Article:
The Alliance took a 3-prong advocacy approach to educate FDA and its panel: (1) submission of comments in advance of the meeting to provide relevant background information on wound care complexities, (2) submission of post-meeting follow-up comment (in progress, due Oct. 20), and (3) mobilization of a team of expert speakers to testify at the open public hearing portion of the meeting to proactively address issues that the panel needed to consider to make a well-informed decision. In addition to testimony from Alliance executive director Marcia Nusgart, speakers mobilized by the Alliance included:
  • Dot Weir, on the management of chronic wounds
  • Dr. Gregory Schultz, on the biology of wound healing
  • Dr. Caroline Fife, on the value of wound care registries and registry data
  • Dr. Marissa Carter, on trial design and endpoints
  • Dr. Randall Wolcott, on clinical aspects of antimicrobial agents and antimicrobial resistance
  • Dr. Susan Alpert, on classifying medical devices
  • Dr. Eric Lullove, representing the Association for the Advancement of Wound Care
  • Judy O'Grady, providing industry perspective from Integra LifeSciences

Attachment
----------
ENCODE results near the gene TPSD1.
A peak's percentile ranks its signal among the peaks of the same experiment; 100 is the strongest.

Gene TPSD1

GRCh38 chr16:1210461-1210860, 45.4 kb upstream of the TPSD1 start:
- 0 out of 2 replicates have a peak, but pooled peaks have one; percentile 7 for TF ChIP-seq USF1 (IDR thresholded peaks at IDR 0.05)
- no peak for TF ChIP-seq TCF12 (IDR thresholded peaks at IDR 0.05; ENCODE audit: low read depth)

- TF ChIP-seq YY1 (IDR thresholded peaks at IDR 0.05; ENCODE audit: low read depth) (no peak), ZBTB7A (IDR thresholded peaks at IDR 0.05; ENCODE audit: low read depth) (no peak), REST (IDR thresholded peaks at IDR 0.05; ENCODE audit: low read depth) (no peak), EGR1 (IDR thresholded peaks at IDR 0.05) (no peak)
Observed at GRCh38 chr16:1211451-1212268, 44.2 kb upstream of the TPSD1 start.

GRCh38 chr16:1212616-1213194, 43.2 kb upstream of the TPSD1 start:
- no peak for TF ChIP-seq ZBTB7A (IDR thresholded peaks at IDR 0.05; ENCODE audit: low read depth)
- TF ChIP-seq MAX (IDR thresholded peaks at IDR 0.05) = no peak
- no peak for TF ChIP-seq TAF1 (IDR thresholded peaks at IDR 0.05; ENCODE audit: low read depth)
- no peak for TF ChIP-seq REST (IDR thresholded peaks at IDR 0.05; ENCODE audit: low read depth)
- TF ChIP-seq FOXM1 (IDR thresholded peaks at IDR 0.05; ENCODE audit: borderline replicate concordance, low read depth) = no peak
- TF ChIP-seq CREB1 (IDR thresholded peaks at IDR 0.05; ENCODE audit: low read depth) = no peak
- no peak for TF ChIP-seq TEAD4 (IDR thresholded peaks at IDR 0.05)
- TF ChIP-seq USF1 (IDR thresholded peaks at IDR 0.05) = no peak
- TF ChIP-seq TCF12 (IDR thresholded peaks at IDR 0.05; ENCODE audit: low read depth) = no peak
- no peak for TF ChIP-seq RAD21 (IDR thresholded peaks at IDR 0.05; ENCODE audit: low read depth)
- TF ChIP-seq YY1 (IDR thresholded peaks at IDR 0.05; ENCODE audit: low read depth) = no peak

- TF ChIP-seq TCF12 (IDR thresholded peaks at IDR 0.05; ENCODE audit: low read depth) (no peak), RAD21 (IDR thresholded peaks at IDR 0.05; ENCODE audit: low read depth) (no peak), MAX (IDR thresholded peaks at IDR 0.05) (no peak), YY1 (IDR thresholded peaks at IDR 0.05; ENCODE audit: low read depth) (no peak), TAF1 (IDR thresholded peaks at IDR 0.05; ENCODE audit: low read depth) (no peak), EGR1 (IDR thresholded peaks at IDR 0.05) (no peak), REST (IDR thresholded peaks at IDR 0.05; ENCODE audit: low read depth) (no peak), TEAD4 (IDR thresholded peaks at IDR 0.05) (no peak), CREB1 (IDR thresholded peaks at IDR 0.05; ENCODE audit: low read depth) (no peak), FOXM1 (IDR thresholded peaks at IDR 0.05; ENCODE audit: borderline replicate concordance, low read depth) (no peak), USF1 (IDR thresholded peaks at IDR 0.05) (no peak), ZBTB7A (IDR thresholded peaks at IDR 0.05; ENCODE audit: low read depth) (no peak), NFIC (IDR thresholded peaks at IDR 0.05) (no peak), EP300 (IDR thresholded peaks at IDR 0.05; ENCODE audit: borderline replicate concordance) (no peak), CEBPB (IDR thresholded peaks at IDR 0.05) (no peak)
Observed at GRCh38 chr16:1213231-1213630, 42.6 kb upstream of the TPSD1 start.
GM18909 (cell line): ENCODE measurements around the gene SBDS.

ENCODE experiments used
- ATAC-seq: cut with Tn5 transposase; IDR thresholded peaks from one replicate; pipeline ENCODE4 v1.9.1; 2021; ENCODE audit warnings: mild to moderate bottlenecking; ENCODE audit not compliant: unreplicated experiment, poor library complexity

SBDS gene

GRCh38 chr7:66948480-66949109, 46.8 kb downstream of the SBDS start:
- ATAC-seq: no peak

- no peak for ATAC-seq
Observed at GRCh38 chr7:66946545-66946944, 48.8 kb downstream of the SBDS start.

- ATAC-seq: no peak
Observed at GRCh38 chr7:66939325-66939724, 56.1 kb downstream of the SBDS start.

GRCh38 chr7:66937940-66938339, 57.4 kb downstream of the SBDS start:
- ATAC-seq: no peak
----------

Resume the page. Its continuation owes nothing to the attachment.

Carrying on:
• Angela Bunn, providing industry perspective from Mölnlycke Healthcare
  • Karen Ravitz, representing industry input from the Coalition of Wound Care Manufacturers
In its concluding votes, the advisory panel ultimately concurred with the Alliance's position, recommending to the FDA that antimicrobial wound dressings should be classified as a Class II with special controls. While the Agency is not obligated to follow the recommendations of its advisory committees, it does tend to.
The Alliance will be hosting a working session at the SAWC meeting in Las Vegas next week to debrief on this meeting and collect inputs for formal written comment submission. Contact Marcia Nusgart if you'd like to attend.
Alliance Weighs In as FDA Collects Input on the Regulation of HCTPs
Also in September, the FDA held a public hearing to obtain input on its four draft guidance documents relating to the regulation of human cells, tissues, and cellular and tissue-based products (HCT/Ps). While much of the public testimony from the 100+ registered speakers focused on issues related to the more controversial area of stem cell therapies, the implications of these guidance documents for wound care were addressed by the Alliance as well as by the Coalition of Wound Care Manufacturers and other stakeholder groups. HCT/Ps are of particular benefit to chronic non-healing wounds as they help provide an environment for the patient's own cells to rebuild tissues, provide a protective barrier and wound cover, and decrease the risk of bacterial contamination.